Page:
The worst named act of the show turn up to give you your much-needed mid-show loo break. They are impressive singers but this is not engaging and the look of it only adds to the feeling that Georgia have accidentally sent a team of accountants.

Verdict: More loss than profit.

Poland: Light Me Up by Gromee feat. Lukas Meijer

It’s another “feat” but this time Lukas is the lead singer and Gromee the goofy DJ. We’re going into club anthem territory with this one, which they sell with a lot of energy. On the one hand, there are moments in the live vocals that always let this down a little; on the other, there are some great vocals too and this is a song where that’s not the most important element.

Verdict: Wave that glowstick.

Malta: Taboo by Christabelle

Dark and broody with an upbeat line through it, Christabelle sells dystopian warnings with the help of an LED chamber. This feels different and interesting and it’s a strong performance but I’m not sure who’s going to vote for it.

Verdict: Could be Mad Max; could be Waterworld

Hungary: Viszlát Nyár by AWS

If you like the sound of screeching metal, this is for you. It’s loud, brash and energetic and well executed, although the singer’s long hair gets in the way of fully engaging with the audience. If you don’t like this genre, though, it’s unlikely to win you over.

Verdict: The heaviest rock but probably won’t sink.

Latvia: Funny Girl by Laura Rizzotto

I really like this song. The lyrics are interesting, the music is sultry and her vocals are pleasant on the ears. But the staging is wrong, wrong, wrong. Even though she’s alone on stage, what should feel heartfelt and spontaneous looks choreographed and contrived. Arm movements that should come from the passion of the music instead look rehearsed, and that takes away so much from the song.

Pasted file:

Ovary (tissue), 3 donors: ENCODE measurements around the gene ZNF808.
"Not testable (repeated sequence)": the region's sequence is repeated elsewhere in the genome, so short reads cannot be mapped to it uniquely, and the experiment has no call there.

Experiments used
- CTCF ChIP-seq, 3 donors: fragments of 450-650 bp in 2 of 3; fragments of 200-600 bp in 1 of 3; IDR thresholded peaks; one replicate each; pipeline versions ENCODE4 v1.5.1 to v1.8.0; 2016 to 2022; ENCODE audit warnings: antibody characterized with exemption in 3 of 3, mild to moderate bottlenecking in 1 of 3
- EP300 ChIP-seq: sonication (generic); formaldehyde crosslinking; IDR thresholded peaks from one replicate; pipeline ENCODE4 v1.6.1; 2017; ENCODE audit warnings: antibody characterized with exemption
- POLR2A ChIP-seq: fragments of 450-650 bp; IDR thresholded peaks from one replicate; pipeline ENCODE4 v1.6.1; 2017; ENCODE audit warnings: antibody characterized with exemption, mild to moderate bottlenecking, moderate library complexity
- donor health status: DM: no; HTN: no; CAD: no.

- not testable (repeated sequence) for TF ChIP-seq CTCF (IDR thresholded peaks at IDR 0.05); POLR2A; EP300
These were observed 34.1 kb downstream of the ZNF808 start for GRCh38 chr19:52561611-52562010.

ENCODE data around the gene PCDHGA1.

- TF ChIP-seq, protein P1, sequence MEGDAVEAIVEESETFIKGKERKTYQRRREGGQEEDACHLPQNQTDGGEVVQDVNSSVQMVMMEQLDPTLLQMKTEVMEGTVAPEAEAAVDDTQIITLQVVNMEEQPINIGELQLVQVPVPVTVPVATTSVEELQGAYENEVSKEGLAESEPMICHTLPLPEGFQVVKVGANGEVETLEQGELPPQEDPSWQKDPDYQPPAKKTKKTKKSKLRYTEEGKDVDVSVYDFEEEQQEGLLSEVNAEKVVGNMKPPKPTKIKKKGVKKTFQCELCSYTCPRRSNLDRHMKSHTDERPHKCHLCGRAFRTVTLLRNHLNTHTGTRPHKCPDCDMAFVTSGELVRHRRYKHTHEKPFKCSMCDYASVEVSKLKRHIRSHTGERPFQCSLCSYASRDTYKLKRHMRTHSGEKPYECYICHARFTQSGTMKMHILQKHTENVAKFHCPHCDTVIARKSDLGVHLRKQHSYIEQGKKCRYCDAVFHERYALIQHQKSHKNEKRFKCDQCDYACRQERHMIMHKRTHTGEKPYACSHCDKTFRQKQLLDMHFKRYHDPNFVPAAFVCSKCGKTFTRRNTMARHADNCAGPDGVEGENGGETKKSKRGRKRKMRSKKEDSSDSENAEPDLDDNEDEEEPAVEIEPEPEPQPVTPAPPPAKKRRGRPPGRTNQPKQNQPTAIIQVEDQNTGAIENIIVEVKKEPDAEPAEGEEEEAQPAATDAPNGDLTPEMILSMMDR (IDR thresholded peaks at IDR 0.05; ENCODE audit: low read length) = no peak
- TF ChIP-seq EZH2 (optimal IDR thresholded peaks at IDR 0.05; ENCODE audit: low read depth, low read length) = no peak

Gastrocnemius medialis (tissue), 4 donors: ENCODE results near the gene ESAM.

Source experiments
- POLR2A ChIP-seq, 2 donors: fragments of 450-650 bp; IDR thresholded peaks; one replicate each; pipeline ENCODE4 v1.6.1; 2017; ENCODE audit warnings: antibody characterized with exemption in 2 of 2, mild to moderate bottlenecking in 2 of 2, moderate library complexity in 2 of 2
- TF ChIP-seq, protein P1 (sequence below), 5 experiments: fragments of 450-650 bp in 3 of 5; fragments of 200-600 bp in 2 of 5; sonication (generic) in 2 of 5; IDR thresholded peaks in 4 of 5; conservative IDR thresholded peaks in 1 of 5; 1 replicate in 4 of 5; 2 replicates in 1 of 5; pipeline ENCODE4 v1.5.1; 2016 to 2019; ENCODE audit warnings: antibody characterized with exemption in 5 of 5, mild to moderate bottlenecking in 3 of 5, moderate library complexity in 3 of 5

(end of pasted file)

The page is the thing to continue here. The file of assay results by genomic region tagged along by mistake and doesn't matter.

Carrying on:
Verdict: Deserves better.

Sweden: Dance You Off by Benjamin Ingrosso

There have been a few tweaks to warm up Benjamin’s relationship with the audience but this is otherwise the same polished performance we saw in Melodifestivalen – and there was little reason to change it. It’s a Michael Jackson/Justin Timberlake number performed on the set of Tron.

Verdict: Sweden know what they’re doing.

Montenegro: Inje by Vanja Radovanović

Vanja has the oddest stage persona. He looks like a nerdy guy who has accidentally wondered into a huge international arena and is asking the ladies surrounding him for directions. However, he also has a good pair of lungs to deliver this slightly dull song.

Verdict: There’s only room for one of this and Serbia at most and it should be this.

Slovenia: Hvala, Ne! by Lea Sirk

The best part of this is the very beginning. The worst is an unnecessary gimmick towards the end that just gets in the way of the song, which has run out of steam a little at that point.

Verdict: Just sing the song.

Ukraine: Under the Ladder by Mélovin

As in semi-final 1, we end with fire. This is emo, gothic, overblown and theatrical and all the better for it. The staging is dramatic but it’s all in support of the song and Mélovin’s engaging performance.

Verdict: Bring me to life.

So which 10 am I sending through? The winners are less clear this time even though fewer songs will miss out but here’s my list:

  • Norway
  • Denmark
  • Moldova
  • Netherlands
  • Australia
  • Poland
  • Hungary
  • Sweden
  • Montenegro
  • Ukraine

I came up with 11 so I’ve bitten the bullet and taken Russia out. We’ll find out tonight if that was right.

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Eurovision 2018: Semi-final 1 May 08

Eurovision poster in LisbonLike clockwork come the seasons: winter follows autumn, spring follows winter and now we rejoice as the greatest season of all follows spring: Eurovision.

You can expect bangers from the ladies and ballads from the boys as well as a glut of songs about dead family members. There are hardly any video screens but lots of lights and pyro, and an enormous stage.

Following Salvador Sobral’s victory in Ukraine last year, we find ourselves in sunny Lisbon where 43 countries do battle for the Eurovision Song Contest title. First we must whittle those 43 down to just (just!) 26, so we begin with the first semi-final, from which 10 of 19 songs will qualify.

If you’re in the UK, you can watch the BBC coverage on BBC Four or livestream the show free from commentary on the official Eurovision YouTube channel from 8pm. Although the United Kingdom qualifies for the final automatically, this is the semi-final in which we can vote, so get that dialling wand ready.

Enough with the preliminaries; on with the songs!